As the global economy darkens and financial trade is tighter than ever, government-mandated prices seem to be making a comeback. Europe is suffering significant financial hardship due to the war between Ukraine and Russia, and most recently the Kremlin has cut off major gas supplies to the European Union. Now, members of the European Commission and G7 finance ministers are trying to cap crude oil and electricity prices.
The Axios editorial states that price control ideas are being taken up by “influential economic thinkers“.
The war between Ukraine and Russia, after the Covid-19 pandemic and the massive amounts of stimulus produced around the world, has plunged the global economy into crisis. Last weekend, world economists discussed how Russia wants “the collective West” lifts the financial sanctions against the country.
A spokesman for Vladimir Putin, Dmitry Peskov, says the Nord Stream 1 pumping problems are due to financial sanctions imposed on the country. Reuters reported that “gas prices in Europe have risen by 30 percent“, following the statements of Mr. Peskov.
The reports note that “Europe is preparing for a brutal and cold winter” this year, as the price of gas – used to generate electricity and for home heating – has reached colossal heights. Rising gas prices in Europe have prompted politicians to reinstate price control regulations that have not been enforced since the 1970s.
The debate over reinstating price controls began to resurface late last year and has sparked much conversation on the topic throughout 2022. However, with the war between Ukraine and Russia, the discussions have intensified.
On September 6, 2022, Axios Markets author Matt Phillips explains in an editorial that the. price controls are only “no longer a relic of the 1970s“, and the journalist adds that “price controls are back“. Phillips’ editorial talks about the G7 finance ministers’ meeting last Friday and how members “committed to a plan to limit the amount Russia gets from oil sales“.
In addition, the journalist adds that the European Commission revealed last week its intention to launch a “emergency intervention and structural reform of the electricity market“. Price controls are on the minds of politicians around the world, and the trend is also emerging in America.
“When the government adopts price controls, it defines the market price of a product and forces all, or a large percentage, of transactions to occur at that price instead of the equilibrium price set by the interaction between supply and demand“In 2001, the American economist Fiona M. Scott Morton detailed the problem.
Most recently, price caps have been imposed on certain pharmaceuticals sold in the U.S., and pharmaceutical companies are required to pay a penalty if the price of certain drugs, such as insulin, goes up too much. The St. Louis branch of the Federal Reserve has also written about price controls and offers a different perspective than many economists who support the idea today.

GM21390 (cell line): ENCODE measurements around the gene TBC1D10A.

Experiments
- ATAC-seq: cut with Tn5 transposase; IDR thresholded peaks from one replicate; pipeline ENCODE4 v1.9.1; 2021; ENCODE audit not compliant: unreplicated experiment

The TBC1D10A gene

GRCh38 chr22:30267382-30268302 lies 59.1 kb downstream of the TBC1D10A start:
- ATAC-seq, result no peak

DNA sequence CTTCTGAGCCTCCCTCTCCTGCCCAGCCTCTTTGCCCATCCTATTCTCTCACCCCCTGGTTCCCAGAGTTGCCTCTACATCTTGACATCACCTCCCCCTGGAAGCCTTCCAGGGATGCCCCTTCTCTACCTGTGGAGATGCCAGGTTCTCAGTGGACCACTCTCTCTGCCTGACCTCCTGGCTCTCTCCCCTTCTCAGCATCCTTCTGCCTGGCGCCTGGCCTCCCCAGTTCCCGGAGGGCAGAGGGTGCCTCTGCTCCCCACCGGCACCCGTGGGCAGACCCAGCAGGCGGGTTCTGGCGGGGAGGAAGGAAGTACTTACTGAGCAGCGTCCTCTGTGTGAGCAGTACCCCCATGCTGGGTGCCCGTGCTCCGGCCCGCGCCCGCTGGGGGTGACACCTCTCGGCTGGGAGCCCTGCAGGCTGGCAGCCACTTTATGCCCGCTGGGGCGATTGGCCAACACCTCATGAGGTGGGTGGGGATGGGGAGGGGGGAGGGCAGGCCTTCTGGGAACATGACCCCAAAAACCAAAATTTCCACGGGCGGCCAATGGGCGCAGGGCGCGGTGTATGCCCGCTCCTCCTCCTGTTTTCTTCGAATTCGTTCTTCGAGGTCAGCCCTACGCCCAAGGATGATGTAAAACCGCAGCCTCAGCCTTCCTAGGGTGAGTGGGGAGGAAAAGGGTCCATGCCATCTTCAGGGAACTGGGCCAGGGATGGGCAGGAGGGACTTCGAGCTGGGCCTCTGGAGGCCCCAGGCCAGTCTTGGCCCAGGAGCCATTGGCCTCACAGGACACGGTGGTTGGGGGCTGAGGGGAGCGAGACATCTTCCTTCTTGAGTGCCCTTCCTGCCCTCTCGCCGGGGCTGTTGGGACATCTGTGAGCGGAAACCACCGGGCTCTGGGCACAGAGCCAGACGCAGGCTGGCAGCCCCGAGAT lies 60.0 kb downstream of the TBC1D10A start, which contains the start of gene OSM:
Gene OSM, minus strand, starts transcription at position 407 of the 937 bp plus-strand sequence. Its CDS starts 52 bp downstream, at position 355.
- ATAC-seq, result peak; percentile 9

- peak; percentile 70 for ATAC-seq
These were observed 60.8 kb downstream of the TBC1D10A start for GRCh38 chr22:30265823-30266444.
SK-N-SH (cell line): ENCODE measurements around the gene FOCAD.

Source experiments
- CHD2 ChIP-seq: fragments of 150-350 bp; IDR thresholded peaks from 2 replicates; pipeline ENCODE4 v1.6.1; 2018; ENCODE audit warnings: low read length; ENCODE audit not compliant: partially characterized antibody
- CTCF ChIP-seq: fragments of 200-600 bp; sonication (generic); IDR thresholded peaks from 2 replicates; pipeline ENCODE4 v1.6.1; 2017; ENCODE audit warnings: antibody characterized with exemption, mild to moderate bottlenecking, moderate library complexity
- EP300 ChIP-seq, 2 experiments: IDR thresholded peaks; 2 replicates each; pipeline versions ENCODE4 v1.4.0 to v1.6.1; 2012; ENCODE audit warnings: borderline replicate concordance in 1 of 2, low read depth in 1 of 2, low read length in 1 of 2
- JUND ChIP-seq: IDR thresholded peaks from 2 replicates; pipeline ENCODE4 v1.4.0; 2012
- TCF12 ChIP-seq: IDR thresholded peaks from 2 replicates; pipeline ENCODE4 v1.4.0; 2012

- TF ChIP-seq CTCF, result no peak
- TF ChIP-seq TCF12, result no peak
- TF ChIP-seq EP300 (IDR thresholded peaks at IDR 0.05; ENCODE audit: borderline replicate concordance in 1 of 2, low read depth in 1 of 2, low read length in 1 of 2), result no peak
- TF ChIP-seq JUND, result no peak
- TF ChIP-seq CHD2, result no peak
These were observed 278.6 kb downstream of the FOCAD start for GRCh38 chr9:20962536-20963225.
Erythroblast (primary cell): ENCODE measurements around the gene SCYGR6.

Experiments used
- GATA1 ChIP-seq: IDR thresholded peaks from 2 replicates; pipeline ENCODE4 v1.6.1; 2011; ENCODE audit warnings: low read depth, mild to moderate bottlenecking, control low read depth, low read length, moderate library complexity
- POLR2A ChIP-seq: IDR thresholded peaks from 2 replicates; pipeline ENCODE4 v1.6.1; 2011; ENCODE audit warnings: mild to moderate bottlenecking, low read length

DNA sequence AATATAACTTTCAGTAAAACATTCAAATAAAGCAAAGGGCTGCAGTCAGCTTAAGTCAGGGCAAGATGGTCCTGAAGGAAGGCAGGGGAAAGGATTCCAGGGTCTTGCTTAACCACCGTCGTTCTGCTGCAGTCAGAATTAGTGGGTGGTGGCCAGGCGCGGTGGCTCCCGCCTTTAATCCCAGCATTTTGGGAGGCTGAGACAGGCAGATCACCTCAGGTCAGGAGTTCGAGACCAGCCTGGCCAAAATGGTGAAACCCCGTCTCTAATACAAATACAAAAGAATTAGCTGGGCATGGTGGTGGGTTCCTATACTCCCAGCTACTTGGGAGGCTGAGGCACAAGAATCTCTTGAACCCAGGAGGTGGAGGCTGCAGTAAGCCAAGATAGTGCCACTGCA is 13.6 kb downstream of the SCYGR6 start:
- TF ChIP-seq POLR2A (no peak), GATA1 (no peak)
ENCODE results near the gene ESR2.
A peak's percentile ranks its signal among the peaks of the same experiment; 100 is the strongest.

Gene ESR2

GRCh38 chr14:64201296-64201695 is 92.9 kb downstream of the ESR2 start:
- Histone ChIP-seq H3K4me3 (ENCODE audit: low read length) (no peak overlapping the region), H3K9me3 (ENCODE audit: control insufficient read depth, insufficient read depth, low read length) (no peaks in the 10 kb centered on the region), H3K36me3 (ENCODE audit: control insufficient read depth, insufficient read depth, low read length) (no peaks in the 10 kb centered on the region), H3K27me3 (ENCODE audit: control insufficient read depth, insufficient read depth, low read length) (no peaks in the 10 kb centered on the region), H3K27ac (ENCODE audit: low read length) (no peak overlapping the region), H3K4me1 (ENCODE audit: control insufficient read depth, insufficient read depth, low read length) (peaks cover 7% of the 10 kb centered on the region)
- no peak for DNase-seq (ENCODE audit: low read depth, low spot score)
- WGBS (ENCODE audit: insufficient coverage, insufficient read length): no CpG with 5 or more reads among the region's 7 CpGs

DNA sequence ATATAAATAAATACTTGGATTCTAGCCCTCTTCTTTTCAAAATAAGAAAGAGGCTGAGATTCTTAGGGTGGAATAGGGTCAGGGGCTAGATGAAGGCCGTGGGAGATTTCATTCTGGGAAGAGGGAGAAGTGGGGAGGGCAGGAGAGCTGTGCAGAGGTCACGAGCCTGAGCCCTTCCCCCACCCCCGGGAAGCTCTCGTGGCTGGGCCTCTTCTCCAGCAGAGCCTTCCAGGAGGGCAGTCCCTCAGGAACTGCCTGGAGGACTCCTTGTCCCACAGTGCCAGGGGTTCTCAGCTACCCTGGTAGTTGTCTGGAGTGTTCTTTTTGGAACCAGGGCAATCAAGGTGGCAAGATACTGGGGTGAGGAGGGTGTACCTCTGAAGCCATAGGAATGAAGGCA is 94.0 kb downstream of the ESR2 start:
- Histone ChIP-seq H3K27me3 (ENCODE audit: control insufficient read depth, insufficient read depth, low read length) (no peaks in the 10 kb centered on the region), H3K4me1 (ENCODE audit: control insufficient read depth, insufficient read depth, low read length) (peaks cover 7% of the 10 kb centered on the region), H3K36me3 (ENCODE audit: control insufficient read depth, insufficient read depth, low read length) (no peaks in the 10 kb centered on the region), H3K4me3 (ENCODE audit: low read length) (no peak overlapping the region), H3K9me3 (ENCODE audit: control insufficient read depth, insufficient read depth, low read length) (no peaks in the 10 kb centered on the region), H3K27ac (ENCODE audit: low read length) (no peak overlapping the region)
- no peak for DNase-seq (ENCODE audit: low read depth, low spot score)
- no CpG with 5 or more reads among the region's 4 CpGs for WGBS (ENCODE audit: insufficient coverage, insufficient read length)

“As inflation rises, some have called on the government to impose price controls“, the St. Louis Fed said in an internal report. “But these controls have significant costs that increase with their duration and scope.“
There are many arguments against price controls from a basic economic perspective that point out that these laws can distort the natural market. A myriad of economists believe that price controls also suppress and distort supply and demand.
Price caps can cause even more headaches for bureaucratsbecause price control policy can introduce black markets, hoarding and rationing, queuing, and actually increase the price of consumer goods over time.
“When prices are kept below natural levels, resources such as investor talent and capital leave an industry to seek better returns elsewhere“, American economist and Theodore Nierenberg Professor at the Yale School of Management, Fiona M. Scott Morton, explained in a 2001 article.
Despite criticism from economists around the world, the author of Axios Markets says that “price controls, once derided, are being taken up by influential economic thinkers“. Phillips also highlights an opinion piece written by Financial Times (FT) writer Martin Wolf, who wrote that “price controls, even rationing, must be on the table“. Wolf asserts that the “UK energy crisis is a wartime burden“.
The author admits that the “remarkable measureNixon’s “remarkable measure” of imposing fixed prices was “widely perceived as ineffective in countering rising prices“, and that the price controls of World War II were a complete failure.
In addition, the editorial mentions that former U.S. President Richard Nixon “took the remarkable step of imposing price and wage controls” in 1971. However, economists have noted for years, and wtfhappenedin1971.com makes clear that Nixon’s economic measures were far from “outstanding“. Phillips also mentions that Nixon’s price control policy was reversed in 1974. He also notes that the economic measures taken by the 37th president of the United States were “widely regarded as ineffective in countering rising prices.“
Despite the history of price controls in the past and the economic arguments against this policy, János Allenbach-Ammann and Vlad Makszimov of euractiv.com insist that price controls “[sont rentrés dans] the european debate on inflation “. Price controls were also imposed during World War II, as the Office for Emergency Management of the United States was created in 1941. The Office of Price Administration (OPA) was created to initiate price fixing for certain commodities and to curb surges in rental costs.
Between 1943 and 1945, the U.S. Consumer Price Index (CPI) rose by 4 percent, and from 1939 to 1943, the CPI soared by 24 percent. While the CPI then and now research studies show that price controls did not work, price fixing did. In addition, the U.S. deficit rose from 3 percent to nearly 27 percent of the nation’s gross domestic product (GDP) in 1943.